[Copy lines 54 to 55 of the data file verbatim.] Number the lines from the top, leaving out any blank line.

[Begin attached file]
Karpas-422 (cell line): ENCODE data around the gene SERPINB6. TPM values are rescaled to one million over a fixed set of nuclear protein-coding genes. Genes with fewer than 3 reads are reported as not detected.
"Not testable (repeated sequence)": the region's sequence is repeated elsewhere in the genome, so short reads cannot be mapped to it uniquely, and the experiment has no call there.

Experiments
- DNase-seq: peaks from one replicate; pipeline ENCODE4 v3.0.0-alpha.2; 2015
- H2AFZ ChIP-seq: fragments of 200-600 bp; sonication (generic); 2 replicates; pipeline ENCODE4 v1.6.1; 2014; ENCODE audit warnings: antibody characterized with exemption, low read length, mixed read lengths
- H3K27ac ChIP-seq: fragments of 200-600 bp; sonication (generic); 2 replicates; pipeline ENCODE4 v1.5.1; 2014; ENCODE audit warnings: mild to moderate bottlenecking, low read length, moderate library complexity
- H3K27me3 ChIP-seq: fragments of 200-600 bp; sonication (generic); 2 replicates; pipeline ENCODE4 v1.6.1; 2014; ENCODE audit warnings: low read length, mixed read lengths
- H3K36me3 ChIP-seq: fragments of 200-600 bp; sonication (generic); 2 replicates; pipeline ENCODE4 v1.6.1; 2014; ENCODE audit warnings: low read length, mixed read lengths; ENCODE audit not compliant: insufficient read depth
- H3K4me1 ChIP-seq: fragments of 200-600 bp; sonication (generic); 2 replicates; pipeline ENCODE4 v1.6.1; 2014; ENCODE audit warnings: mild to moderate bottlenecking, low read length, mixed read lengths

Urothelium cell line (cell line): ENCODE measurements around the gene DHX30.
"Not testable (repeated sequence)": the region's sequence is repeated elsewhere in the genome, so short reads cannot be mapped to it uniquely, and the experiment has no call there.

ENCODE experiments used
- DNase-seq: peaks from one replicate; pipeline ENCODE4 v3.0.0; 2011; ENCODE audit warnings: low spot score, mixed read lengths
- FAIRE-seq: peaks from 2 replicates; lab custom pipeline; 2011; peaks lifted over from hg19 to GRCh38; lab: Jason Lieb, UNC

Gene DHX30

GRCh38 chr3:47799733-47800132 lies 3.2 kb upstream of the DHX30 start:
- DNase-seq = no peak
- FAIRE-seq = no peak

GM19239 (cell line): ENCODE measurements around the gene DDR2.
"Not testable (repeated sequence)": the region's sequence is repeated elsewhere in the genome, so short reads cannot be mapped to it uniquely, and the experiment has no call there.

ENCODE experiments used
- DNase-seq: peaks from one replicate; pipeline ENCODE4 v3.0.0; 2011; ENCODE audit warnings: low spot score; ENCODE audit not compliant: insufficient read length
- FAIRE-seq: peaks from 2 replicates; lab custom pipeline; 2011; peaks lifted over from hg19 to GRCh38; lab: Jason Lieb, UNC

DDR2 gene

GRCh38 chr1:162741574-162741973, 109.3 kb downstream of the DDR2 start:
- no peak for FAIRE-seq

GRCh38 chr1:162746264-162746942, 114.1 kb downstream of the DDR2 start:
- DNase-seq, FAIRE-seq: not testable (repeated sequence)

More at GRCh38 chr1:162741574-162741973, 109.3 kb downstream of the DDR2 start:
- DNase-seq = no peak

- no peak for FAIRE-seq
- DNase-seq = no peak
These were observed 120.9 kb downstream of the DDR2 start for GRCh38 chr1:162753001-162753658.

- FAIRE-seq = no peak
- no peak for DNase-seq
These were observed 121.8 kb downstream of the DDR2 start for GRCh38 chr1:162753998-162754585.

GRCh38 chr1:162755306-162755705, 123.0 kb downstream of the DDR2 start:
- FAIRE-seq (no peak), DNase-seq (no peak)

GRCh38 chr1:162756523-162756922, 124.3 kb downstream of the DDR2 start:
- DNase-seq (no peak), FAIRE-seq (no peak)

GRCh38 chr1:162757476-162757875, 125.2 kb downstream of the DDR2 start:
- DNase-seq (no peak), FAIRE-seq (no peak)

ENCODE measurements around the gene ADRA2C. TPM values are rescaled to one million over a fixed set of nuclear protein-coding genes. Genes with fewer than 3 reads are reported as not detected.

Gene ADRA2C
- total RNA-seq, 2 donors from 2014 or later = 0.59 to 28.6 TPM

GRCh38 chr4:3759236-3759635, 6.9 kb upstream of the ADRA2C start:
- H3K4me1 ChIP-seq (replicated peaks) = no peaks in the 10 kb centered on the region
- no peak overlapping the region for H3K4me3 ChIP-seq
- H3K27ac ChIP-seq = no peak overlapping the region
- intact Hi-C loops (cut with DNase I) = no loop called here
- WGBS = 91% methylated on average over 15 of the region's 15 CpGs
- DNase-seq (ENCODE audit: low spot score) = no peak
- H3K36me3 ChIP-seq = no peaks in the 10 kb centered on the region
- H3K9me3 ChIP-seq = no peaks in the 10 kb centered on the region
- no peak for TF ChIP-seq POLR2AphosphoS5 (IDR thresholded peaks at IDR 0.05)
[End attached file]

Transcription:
- H3K9me3 ChIP-seq = no peaks in the 10 kb centered on the region
- no peak for TF ChIP-seq POLR2AphosphoS5 (IDR thresholded peaks at IDR 0.05)